A major issue at the confluence of economics, political science, and political philosophy is, What is morally or economically better, the state (formal and centralized coercive authority), anarchy, or something in between? Ignorance of this question, which parallels the alternative between collective choices and individual choices, mars most political debates.
In 1941, progressive economist Irving Fisher said before the Yale Socialist Club (quoted in Mark Thorton, The Economics of Prohibition [University of Utah Press, 1991], p. 17):
I believe [William Graham Sumner] was one of the greatest professor we ever had at Yale, but I have drawn far away from his point of view, that of the old laissez faire doctrine. I remember he said in his classroom: “Gentlemen, the time is coming when there will be two great classes, Socialists, and Anarchists. The Anarchists want the government to be nothing, and the Socialists want government to be everything. There can be no greater contrast. Well, the time will come when there will be only these two great parties, the Anarchists representing the laissez faire doctrine and the Socialists representing the extreme view on the other side, and when that time comes I am an Anarchist.” That amused his class very much, for he was as far from a revolutionary as you could expect.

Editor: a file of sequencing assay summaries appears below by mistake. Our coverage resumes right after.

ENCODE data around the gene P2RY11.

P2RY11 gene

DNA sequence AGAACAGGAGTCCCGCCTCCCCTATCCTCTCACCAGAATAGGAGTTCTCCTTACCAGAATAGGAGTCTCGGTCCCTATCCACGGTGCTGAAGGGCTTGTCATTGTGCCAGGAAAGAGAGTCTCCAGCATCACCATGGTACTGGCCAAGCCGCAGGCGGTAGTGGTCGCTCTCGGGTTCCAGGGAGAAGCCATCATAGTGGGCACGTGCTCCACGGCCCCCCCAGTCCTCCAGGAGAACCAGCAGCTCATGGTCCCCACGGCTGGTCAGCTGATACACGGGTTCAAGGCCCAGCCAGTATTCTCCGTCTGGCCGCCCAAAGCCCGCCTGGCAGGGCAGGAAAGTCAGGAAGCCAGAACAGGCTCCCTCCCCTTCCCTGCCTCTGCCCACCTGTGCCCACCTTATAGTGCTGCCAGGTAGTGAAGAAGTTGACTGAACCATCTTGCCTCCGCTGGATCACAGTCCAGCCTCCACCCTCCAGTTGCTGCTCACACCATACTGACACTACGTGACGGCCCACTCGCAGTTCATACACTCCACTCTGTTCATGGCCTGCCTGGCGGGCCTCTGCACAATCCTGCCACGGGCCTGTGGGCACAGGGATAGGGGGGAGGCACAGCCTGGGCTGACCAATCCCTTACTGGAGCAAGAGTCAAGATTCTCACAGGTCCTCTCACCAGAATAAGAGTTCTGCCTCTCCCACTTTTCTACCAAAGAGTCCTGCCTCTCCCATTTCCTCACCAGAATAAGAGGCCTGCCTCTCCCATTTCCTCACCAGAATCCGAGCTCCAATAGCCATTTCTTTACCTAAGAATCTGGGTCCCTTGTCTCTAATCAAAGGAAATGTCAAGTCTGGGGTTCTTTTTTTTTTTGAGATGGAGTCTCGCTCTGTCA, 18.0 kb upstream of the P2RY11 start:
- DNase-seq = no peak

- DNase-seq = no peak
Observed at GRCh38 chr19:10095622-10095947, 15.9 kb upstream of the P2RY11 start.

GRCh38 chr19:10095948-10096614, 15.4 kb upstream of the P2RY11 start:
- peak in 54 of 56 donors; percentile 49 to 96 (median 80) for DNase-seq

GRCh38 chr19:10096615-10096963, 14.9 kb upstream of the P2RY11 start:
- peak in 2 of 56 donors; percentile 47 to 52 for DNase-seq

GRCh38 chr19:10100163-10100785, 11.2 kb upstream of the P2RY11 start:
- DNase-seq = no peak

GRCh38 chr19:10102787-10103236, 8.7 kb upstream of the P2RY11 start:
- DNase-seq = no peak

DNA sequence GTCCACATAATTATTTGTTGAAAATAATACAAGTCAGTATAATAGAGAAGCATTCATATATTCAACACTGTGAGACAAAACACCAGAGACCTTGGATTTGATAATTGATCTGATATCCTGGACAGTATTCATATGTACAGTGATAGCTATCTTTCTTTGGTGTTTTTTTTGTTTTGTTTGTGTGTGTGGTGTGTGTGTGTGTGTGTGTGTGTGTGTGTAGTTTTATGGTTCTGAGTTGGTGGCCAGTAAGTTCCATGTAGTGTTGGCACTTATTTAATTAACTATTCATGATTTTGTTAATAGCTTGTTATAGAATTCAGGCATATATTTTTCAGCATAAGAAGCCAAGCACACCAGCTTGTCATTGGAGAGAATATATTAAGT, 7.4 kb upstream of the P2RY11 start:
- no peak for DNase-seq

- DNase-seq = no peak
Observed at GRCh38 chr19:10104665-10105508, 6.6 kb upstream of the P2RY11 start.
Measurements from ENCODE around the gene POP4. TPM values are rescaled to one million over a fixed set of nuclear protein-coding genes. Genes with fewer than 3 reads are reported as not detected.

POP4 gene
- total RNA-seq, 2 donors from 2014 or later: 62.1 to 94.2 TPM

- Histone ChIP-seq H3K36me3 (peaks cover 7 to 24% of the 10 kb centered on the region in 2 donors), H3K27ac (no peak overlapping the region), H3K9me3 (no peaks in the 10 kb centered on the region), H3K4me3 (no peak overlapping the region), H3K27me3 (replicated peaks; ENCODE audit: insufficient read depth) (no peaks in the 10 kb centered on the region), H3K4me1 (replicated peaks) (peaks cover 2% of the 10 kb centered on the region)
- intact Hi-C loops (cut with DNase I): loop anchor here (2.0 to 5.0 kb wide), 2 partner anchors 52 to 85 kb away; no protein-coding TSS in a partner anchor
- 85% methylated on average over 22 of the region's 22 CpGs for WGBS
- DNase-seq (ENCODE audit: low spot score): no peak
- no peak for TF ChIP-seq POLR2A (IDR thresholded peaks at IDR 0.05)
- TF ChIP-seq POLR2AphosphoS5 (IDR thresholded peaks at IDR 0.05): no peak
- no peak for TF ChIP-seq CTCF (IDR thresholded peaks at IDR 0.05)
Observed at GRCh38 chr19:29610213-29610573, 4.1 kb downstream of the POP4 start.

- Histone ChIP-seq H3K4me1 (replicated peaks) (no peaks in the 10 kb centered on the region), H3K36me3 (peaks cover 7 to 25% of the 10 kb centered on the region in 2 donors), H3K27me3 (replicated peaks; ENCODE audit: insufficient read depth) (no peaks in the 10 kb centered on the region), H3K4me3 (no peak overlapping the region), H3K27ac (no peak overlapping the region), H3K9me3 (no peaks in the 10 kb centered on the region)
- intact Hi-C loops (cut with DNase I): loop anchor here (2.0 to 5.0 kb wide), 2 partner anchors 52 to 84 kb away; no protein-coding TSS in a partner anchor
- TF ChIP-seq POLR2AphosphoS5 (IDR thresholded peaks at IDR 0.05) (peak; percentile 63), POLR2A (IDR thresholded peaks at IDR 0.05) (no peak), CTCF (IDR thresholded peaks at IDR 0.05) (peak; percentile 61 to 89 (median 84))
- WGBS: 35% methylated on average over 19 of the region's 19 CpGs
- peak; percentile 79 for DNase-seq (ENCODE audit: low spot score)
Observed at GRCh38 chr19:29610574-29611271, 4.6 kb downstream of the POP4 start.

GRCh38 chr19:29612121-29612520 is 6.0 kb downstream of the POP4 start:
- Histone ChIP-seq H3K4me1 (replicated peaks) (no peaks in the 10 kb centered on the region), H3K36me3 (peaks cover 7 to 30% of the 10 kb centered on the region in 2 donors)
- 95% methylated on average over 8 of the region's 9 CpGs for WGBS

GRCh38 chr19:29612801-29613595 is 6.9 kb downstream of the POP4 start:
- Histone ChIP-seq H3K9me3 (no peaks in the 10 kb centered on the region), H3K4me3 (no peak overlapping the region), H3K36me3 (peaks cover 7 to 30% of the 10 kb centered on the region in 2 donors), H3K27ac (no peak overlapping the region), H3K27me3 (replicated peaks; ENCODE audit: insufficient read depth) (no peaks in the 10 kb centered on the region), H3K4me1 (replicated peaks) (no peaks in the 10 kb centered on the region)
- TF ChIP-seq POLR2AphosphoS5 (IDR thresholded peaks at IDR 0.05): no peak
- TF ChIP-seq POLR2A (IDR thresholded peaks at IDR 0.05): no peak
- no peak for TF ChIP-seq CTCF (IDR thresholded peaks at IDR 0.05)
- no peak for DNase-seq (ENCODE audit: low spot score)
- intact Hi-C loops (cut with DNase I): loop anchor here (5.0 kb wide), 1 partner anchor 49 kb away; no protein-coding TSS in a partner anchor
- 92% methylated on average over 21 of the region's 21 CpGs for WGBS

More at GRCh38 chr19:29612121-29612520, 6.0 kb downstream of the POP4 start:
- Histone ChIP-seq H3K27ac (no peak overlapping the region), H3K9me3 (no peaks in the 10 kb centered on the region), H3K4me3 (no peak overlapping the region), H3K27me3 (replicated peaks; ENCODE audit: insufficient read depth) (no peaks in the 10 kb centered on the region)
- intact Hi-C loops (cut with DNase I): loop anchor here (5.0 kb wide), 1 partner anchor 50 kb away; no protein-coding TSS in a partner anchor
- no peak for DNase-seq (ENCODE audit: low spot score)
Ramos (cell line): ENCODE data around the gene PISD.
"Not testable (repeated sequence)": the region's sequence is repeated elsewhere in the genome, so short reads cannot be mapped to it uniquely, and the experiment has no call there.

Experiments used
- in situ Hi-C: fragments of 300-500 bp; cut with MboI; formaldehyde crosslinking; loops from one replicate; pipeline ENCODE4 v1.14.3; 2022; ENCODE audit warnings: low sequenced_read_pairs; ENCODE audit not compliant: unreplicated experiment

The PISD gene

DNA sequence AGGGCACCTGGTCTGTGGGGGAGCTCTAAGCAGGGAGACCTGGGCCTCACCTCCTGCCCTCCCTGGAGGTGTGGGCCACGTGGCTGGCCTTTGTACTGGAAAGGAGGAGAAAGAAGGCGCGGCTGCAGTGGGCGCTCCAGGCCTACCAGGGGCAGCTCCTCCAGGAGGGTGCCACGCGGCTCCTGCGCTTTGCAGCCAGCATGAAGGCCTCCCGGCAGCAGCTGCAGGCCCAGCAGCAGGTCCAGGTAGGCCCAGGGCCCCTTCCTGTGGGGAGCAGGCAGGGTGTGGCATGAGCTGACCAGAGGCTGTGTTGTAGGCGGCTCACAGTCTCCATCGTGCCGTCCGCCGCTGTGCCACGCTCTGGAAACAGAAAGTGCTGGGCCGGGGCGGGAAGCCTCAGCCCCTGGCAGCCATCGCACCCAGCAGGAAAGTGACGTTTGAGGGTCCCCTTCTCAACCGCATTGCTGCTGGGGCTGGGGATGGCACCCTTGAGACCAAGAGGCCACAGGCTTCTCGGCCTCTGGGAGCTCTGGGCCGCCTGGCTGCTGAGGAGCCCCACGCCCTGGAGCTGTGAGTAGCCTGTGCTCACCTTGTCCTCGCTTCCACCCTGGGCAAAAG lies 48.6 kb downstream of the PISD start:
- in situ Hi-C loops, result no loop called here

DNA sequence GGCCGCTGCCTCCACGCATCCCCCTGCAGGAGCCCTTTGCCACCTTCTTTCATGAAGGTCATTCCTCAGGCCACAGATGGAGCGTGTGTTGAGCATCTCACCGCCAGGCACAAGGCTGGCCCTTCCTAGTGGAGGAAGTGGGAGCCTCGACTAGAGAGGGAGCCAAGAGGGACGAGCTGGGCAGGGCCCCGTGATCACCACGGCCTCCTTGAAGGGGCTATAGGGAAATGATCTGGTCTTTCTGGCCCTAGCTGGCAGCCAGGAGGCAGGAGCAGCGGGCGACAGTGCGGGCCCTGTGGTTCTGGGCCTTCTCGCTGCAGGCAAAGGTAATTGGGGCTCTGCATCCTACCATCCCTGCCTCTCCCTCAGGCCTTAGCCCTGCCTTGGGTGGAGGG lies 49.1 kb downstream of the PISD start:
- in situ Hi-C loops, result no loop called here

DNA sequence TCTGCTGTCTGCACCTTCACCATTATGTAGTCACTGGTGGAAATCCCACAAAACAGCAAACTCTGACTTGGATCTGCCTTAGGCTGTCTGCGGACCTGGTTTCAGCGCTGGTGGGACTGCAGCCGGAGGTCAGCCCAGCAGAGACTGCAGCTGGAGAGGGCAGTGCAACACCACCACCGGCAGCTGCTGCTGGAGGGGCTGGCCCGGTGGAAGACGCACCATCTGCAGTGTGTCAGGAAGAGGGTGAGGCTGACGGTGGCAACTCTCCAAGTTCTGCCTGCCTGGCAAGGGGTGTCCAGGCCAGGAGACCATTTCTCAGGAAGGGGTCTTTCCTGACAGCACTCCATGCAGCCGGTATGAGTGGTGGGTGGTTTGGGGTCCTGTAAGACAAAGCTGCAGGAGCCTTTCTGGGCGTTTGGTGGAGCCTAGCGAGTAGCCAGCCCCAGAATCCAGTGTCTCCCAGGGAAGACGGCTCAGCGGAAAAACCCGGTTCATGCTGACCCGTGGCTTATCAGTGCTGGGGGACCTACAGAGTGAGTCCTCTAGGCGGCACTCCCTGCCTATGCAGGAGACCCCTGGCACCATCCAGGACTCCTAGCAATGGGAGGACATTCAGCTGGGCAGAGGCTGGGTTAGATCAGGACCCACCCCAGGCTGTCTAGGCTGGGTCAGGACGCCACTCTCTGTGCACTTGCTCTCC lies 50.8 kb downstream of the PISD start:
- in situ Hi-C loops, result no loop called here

Fisher immediately added:
But I would like to say that if that time comes when there are two great parties, Anarchists and Socialists, then I am a Socialist
The question is of course which regime would be better for all or most people—in terms of their own preferences, a liberal economist would add. This question reduces to what kind of absolute state and what kind of anarchy would obtain and how each system would actually work, which are largely economic questions. Hobbesian anarchy (“the war of all against all”) and totalitarian government have little in their favor. Between good anarchy and “good” totalitarianism, Sumner was obviously right.
We may wonder where between the two ideal extremes lies the best practical state. This raises the question of whether any mixed regime is dynamically stable and, if not, towards which extreme and how close it will tend to lead society. One can (try to) evaluate any such intermediate position on Fisherian or Sumnerian criteria, that is, according to whether it gets closer to absolute government or to anarchy. The classical liberal tradition favors a position “between anarchy and Leviathan,” to use the subtitle of a book by James Buchanan, but certainly closer to anarchy than to absolute government. One of the anarchist theorists who believe that all intermediate positions lead to absolute government was Anthony de Jasay, a must-read author for anybody interested in these issues, which have a bearing on practical politics (trigger warning: some economics is necessary).